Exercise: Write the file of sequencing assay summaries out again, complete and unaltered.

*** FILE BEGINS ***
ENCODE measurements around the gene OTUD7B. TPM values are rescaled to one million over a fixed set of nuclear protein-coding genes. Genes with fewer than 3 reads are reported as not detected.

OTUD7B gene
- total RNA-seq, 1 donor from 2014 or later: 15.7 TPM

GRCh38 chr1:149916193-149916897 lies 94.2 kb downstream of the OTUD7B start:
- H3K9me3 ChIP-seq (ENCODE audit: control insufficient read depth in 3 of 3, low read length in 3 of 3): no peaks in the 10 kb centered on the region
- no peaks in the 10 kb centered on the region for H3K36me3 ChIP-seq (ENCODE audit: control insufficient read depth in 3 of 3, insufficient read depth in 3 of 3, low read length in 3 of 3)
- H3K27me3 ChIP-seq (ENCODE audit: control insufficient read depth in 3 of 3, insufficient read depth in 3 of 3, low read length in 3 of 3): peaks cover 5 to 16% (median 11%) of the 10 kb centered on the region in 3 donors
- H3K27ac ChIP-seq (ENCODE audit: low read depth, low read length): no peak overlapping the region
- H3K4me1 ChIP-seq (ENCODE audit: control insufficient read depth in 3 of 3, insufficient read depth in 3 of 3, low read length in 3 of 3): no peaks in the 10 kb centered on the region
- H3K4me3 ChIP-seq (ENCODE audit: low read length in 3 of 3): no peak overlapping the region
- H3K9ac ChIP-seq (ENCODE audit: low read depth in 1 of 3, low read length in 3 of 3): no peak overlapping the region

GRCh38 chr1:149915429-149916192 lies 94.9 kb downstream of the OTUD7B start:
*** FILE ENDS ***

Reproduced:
ENCODE measurements around the gene OTUD7B. TPM values are rescaled to one million over a fixed set of nuclear protein-coding genes. Genes with fewer than 3 reads are reported as not detected.

OTUD7B gene
- total RNA-seq, 1 donor from 2014 or later: 15.7 TPM

GRCh38 chr1:149916193-149916897 lies 94.2 kb downstream of the OTUD7B start:
- H3K9me3 ChIP-seq (ENCODE audit: control insufficient read depth in 3 of 3, low read length in 3 of 3): no peaks in the 10 kb centered on the region
- no peaks in the 10 kb centered on the region for H3K36me3 ChIP-seq (ENCODE audit: control insufficient read depth in 3 of 3, insufficient read depth in 3 of 3, low read length in 3 of 3)
- H3K27me3 ChIP-seq (ENCODE audit: control insufficient read depth in 3 of 3, insufficient read depth in 3 of 3, low read length in 3 of 3): peaks cover 5 to 16% (median 11%) of the 10 kb centered on the region in 3 donors
- H3K27ac ChIP-seq (ENCODE audit: low read depth, low read length): no peak overlapping the region
- H3K4me1 ChIP-seq (ENCODE audit: control insufficient read depth in 3 of 3, insufficient read depth in 3 of 3, low read length in 3 of 3): no peaks in the 10 kb centered on the region
- H3K4me3 ChIP-seq (ENCODE audit: low read length in 3 of 3): no peak overlapping the region
- H3K9ac ChIP-seq (ENCODE audit: low read depth in 1 of 3, low read length in 3 of 3): no peak overlapping the region

GRCh38 chr1:149915429-149916192 lies 94.9 kb downstream of the OTUD7B start: